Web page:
Unlike other medical procedures (like hip or knee surgery), plastic surgery can be one of the most misunderstood surgical procedures in the healthcare industry. While it is true that many people undergo plastic surgery for purely cosmetic and aesthetic reasons, popular culture and general misconceptions tend to use the terms plastic and cosmetic surgery interchangeably. There are a variety of sub-specialties that revolve around cosmetic, plastic, and reconstructive surgery. All of them focus on a specific outcome for the patient, but can often be integrated with each other to provide the best outcome for the patient.
The procedures, techniques, and principles of cosmetic surgery are entirely focused on enhancing a patient’s appearance, while plastic surgery is often dedicated to reconstruction of facial and body defects due to birth disorders, trauma, burns, and disease.
Improving aesthetic appeal, symmetry, and proportion are the key goals for cosmetic surgery, while plastic surgery is reconstructive in nature, intended to correct dysfunctional areas of the body. In other words, plastic surgery is a specialty of medicine that focuses on the correction of form and function and includes both reconstructive and cosmetic surgery. Cosmetic surgery can be performed on all areas of the head, neck, and body. Cosmetic surgery and cosmetic procedures are elective, practiced by doctors from a variety of medical fields, including plastic surgeons.
As noted, not all plastic surgery is for cosmetic or aesthetic reasons alone. In some cases, severe head trauma or birth defects need the expert hands of a trained craniofacial surgeon. There is a difference between general plastic surgery and craniofacial surgery, but the end goal for both is to provide the best possible form, function, and appearance to a patient suffering from some form of trauma/injury, birth defect, or deformity.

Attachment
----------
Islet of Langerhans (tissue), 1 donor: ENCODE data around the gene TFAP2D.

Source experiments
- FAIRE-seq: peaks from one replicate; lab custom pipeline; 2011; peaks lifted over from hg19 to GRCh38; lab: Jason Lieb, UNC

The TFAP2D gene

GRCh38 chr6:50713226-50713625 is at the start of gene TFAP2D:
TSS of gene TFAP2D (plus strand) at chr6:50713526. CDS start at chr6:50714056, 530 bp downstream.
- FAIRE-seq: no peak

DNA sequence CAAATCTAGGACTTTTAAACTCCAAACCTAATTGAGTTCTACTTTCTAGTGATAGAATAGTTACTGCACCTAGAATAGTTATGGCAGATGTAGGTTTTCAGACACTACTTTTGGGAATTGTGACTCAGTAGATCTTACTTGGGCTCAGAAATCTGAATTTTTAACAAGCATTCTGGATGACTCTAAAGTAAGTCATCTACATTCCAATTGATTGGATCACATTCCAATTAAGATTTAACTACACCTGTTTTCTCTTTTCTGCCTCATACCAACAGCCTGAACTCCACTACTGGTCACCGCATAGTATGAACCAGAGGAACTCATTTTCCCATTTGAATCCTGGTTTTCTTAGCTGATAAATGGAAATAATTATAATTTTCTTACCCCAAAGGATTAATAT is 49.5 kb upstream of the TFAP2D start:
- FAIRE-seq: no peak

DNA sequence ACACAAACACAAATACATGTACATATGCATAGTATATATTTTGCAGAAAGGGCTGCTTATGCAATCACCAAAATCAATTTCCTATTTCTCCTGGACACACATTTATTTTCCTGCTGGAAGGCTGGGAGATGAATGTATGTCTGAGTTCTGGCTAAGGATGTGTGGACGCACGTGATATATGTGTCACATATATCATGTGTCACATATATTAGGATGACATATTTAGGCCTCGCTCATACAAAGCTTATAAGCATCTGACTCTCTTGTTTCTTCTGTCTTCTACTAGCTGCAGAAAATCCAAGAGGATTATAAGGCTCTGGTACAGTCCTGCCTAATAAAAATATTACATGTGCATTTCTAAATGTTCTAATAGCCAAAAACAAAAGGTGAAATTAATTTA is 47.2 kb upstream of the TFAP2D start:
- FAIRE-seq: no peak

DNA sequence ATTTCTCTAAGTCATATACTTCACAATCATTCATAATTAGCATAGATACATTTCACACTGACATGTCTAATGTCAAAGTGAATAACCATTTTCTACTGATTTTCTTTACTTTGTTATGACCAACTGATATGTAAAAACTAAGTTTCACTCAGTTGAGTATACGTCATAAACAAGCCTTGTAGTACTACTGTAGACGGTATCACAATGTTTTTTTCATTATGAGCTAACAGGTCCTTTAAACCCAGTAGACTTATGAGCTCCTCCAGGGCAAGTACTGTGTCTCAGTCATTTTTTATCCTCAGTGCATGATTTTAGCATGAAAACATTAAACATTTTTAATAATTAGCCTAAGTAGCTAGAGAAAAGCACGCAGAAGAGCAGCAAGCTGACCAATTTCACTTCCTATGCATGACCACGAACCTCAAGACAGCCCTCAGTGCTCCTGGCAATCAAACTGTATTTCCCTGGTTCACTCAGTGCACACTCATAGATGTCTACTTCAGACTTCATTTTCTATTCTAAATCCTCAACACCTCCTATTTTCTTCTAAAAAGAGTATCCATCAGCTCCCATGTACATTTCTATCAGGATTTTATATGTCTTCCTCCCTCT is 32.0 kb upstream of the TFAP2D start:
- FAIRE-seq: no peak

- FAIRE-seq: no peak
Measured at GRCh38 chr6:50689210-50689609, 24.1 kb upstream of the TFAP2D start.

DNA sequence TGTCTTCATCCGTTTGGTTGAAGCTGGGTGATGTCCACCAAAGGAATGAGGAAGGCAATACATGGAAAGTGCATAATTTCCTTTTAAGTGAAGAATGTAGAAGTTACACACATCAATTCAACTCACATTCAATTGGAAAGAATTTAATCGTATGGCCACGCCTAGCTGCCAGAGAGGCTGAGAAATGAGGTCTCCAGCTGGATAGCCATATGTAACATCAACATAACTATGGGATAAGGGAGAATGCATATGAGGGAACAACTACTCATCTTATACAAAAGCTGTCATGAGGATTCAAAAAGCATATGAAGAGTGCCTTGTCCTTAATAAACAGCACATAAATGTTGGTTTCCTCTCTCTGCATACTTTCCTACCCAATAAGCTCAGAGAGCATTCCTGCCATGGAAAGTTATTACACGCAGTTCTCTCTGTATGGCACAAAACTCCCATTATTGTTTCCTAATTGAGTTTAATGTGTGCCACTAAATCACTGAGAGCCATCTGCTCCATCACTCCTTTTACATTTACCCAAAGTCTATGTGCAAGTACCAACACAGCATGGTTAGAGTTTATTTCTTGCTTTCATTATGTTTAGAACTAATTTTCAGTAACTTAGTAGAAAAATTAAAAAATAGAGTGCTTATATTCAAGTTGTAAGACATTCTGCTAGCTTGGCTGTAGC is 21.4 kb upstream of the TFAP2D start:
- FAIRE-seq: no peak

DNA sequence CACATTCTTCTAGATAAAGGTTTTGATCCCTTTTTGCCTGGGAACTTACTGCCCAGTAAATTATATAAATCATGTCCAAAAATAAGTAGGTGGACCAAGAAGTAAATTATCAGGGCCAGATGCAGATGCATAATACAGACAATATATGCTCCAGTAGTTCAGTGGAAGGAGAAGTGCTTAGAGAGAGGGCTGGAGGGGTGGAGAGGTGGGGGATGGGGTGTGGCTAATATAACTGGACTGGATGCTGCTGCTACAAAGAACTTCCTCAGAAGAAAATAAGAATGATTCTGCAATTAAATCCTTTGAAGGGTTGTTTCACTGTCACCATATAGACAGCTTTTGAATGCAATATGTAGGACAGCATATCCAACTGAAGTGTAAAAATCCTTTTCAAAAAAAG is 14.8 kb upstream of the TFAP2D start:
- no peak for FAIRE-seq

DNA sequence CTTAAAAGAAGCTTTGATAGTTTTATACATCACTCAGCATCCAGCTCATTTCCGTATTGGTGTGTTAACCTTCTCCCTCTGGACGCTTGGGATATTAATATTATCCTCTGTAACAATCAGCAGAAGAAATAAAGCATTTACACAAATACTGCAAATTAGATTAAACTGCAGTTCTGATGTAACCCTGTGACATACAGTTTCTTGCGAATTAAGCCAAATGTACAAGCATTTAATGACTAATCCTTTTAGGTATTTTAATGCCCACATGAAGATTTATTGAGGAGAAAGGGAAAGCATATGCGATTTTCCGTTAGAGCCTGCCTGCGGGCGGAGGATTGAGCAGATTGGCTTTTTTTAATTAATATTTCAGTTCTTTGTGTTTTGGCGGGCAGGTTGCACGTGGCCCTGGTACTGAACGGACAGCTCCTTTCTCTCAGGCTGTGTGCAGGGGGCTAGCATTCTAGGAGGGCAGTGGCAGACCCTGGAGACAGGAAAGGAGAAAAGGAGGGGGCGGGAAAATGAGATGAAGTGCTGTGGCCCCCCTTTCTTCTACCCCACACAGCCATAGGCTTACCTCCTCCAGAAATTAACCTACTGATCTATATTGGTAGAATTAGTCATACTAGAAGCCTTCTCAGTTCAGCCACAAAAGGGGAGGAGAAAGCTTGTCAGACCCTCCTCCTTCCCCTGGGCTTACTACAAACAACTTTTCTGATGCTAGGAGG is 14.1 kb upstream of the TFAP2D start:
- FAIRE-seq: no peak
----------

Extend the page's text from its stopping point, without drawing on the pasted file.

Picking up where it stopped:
There are a variety of conditions that affect the face and skull. Craniofacial surgery (Surgery of the face and skull), is a subspecialty of plastic and reconstructive surgery, concerned with correcting people who have malformations of the skull and face. Surgery of the face and skull is a highly specialized branch of plastic surgery that focuses on the complex reconstruction of the jawbone, orbits (eye sockets), skull, and soft tissue of the face. A craniofacial surgeon also treats complex soft tissue problems such as hemangiomas (blood birthmark), vascular malformations, facial tumors, Bell’s palsy, and severe facial scarring.
A career in craniofacial surgery gives surgeons the opportunity to improve the lives of patients, as many skull deformities are corrected when individuals are children or adolescents. These surgeons are dedicated to restoring facial form and function using surgical techniques.
Plastic Surgery: Plastic surgery is dedicated to reconstruction of facial and body defects due to birth disorders, trauma, burns, and disease. Plastic surgery is intended to correct dysfunctional areas of the body and is reconstructive in nature. While many plastic surgeons choose to complete additional training and perform cosmetic surgery as well, the basis of their surgical training remains reconstructive in nature.
Plastic Surgery Procedures include:
- Breast Reconstruction
- Burn Repair Surgery
- Congenital Defect Repair: Cleft Palate, Extremity Defect Repair
- Lower Extremity Reconstruction
- Hand Surgery
- Scar Revision Surgery
Does your child have a facial or skull malformation, or need reconstructive surgery? Turn to the cranio-maxillofacial and plastic surgery experts at the Atlantic Center of Aesthetic & Reconstructive Surgery. We are specialized in treating children, as well as adults. Request an appointment online or call one of our convenient locations in South Florida at (954) 983-1899 today.